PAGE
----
It’s been two years since YIMBY first peeked in on CSC Funk Band, the rollicking, hard-hitting, long-jamming, unapologetically funktacular boogie monster tapped to finally “bring booty-moving, head-nodding grooves to the Todd P universe.” In that time they’ve blossomed from eight members to 11, turned countless lofts into sweatboxes, and tightened their jamcentric trance-outs into taut acid-washed Funkadelia. Most importantly, they’ve secured a deal with hip-hop staple Fat Beats for the release of their debut album Things Are Getting Too Casual (due August 23). Frontman Colin Langenus describes the band’s inner workings as, “the joy of getting these dudes together and creating something from all of our disparate musical pasts.” Those pasts include Langenus’s stint leading noise-prog colossus USAISAMONSTER, drummer Jimmy Thompson laying down some blood-thick grooves as the drummer from Gwar, and the other nine members working with everyone from Anthony Braxton to Akron/Family to ska brats Bad Manners. The clattering percussion of album opener “Caneca” is like Remain In Light Talking Heads if they weren’t afraid to play ripping guitar solos, and like its party-anthem forbear “Tequila,” the lyric sheet consists of one celebratory, inebriated word. Shout along.
What does the word “Caneca” mean? Why did you choose it as the sole lyric in the song?
Colin Langenus, guitar: “Caneca” means flask of liquor. Boom!
Jimmy Thompson, drums: Could just have easily been “banana” or “Santana,” but caneca was what was being passed around the room that night.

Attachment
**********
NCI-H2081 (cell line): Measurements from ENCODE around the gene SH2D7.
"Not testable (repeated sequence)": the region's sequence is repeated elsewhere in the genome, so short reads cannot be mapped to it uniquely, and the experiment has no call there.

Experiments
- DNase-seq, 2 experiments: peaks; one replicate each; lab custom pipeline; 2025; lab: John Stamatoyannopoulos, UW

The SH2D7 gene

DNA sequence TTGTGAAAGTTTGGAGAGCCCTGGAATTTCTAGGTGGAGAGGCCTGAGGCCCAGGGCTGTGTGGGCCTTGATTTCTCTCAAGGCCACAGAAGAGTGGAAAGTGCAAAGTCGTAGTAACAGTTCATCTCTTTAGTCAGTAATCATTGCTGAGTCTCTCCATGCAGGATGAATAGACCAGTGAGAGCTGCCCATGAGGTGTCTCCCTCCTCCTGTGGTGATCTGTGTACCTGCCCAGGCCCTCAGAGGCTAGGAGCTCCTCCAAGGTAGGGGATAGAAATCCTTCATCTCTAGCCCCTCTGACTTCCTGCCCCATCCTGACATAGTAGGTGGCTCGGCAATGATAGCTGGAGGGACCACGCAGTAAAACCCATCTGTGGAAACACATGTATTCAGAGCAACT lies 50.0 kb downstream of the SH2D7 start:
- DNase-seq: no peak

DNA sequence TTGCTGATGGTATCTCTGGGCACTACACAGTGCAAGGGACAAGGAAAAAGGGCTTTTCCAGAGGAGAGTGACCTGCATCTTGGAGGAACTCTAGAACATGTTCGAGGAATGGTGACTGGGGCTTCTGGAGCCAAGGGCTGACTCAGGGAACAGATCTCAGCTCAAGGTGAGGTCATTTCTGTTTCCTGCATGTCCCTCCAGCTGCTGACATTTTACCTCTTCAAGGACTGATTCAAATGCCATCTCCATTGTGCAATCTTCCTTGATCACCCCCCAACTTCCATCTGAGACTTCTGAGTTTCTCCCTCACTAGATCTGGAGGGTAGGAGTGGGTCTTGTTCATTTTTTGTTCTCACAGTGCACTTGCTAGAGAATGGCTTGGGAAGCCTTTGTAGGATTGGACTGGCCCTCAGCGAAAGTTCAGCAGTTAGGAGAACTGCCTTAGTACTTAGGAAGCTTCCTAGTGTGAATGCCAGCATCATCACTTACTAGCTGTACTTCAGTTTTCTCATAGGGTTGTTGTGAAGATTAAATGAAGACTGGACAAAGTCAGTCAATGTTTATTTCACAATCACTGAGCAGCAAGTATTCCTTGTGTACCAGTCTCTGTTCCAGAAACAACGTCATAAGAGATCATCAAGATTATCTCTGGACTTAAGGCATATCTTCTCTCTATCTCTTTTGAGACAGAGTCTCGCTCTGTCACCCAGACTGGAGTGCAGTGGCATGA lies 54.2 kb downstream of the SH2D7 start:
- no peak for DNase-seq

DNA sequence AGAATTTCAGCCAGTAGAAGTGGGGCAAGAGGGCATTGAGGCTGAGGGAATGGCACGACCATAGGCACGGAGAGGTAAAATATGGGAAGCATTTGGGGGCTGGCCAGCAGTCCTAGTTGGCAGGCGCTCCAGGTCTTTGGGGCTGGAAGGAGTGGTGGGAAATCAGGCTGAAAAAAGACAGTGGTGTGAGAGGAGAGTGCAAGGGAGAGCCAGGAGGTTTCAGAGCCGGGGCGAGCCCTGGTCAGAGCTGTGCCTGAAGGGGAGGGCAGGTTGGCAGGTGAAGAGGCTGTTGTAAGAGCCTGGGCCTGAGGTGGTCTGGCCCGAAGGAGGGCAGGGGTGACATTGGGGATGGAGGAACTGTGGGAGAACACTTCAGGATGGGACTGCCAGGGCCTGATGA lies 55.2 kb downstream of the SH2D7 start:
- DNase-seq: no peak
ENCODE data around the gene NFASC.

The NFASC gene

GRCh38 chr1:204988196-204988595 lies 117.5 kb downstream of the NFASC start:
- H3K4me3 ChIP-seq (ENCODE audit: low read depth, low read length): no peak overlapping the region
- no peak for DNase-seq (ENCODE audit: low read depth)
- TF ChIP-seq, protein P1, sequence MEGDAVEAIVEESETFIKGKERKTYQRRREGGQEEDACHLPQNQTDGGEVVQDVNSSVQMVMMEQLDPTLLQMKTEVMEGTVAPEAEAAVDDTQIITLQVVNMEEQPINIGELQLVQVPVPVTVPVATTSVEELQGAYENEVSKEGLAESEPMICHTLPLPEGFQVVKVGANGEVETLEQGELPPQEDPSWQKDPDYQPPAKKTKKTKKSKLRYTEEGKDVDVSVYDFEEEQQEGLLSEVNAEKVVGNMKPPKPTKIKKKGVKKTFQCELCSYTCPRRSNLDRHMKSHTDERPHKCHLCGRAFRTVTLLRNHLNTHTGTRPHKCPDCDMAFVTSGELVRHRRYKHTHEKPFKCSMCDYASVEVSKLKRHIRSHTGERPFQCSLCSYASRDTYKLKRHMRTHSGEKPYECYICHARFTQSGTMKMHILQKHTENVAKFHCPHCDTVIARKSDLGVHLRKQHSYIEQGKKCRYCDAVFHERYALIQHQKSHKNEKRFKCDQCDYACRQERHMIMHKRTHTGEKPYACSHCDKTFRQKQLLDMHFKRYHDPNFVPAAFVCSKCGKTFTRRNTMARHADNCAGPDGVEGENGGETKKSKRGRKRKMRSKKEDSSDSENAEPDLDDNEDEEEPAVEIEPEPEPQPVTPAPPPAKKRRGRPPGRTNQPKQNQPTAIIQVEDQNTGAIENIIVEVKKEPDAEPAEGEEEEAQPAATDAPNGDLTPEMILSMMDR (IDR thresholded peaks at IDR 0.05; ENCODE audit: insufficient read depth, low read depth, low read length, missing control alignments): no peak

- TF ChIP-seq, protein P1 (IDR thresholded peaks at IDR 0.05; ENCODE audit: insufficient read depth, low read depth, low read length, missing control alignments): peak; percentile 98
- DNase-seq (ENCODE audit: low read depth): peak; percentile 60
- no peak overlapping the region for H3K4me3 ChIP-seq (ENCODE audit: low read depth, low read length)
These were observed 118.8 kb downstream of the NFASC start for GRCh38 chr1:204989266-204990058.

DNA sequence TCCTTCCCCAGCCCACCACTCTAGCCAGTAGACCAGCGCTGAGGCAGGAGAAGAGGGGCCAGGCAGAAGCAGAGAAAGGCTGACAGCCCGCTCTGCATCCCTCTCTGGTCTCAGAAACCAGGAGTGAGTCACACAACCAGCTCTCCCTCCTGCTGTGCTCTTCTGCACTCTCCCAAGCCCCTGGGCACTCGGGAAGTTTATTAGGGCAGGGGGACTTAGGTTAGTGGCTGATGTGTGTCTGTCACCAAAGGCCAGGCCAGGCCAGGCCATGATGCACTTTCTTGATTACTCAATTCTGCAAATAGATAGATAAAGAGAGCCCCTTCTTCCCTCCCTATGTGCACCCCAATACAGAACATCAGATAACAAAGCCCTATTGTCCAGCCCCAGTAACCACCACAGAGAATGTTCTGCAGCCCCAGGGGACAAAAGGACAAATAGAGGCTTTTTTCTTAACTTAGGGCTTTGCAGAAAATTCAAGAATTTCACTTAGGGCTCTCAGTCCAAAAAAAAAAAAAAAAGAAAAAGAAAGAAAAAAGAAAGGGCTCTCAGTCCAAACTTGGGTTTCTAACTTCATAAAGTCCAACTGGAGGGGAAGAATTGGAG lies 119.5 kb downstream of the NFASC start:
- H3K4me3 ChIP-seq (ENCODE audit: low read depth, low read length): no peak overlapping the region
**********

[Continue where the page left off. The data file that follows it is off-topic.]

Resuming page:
Do you remember anything about the recording session for this song in particular?
Thompson: It was hot and midsummer in a basement apartment in Bushwick. We felt like funky commandos. Special ops.
Langenus: This recording session was an experiment in seeing if we could write a couple songs, make a 45, and see from there where we could go. This was one of our first originals. It was our first session. Before this recording we barely existed and could have folded without a whimper, but upon hearing ourselves and doing our first tour, we had so much damn fun and got so much better. You could feel it. It was all a plan. This recording sesh was like setting up our first domino, knocking it over, and trying to set up another.
What are the benefits and obstacles of having an 11-piece band?
Langenus: Well, we’re more like eight members with three on the bench. So, if a couple dudes can’t make it, there’s others to fill in. That’s a benefit. But the band is designed to play simple music requiring minimal rehearsing so the potential logistic problem of getting 11 people together isn’t too much of an obstacle. Its just fun for me to have all these sounds coming out of the band without it just coming out of my foot pedals. We each got our own job and our specific frequency.
You talk a lot about repetition and trance, but this is such a short song!
Langenus: I think we cleared the room one too many times with four song, hour-and-a-half sets that we thought it’d be a fun experiment to try. Another art experiment. Plus it had to fit on a 45!
Thompson: We hold these truths to be self-edited. The 45 rpm project for vinyl makes you distill your ideas. You can always stretch out to fit different situations but the medium, the 45, gives you only so much time to state your case, then the speaker has to step down.
Have you guys been influenced at all by New York’s afrobeat renaissance?
Thompson: I don’t think deliberately, but certainly by some sort of pop culture/reissue osmosis I’m sure it’s seeped in. It’s there but there’s never by design on our part. I think we feel music as more of a continuance rather than any particular renaissance. Of course there’s always an element of discovery when you come across reissues of say funk from Ghana from a very specific time, but we’re not a group of musicians who say “Hey, let’s go for this vibe.” Things just kind of happen on their own accord with this band, a gushing of ideas and energy when we’re assembled. That seems more authentic for us and more what we’re all about.
What’s your favorite groove of any song in 2011?
Langenus: “Push it in” by Vybz Kartel.
Thompson: “Youba” by Sway Machinery and Khaira Arby.
CSC Funk Band play Public Assembly on July 28 and Nublu on July 29.
This article from the Village Voice Archive was posted on July 26, 2011